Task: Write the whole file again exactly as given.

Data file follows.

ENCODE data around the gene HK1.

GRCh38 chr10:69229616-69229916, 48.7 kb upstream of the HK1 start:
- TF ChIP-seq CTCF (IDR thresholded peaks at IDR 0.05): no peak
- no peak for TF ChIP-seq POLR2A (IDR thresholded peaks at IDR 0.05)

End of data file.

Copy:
ENCODE data around the gene HK1.

GRCh38 chr10:69229616-69229916, 48.7 kb upstream of the HK1 start:
- TF ChIP-seq CTCF (IDR thresholded peaks at IDR 0.05): no peak
- no peak for TF ChIP-seq POLR2A (IDR thresholded peaks at IDR 0.05)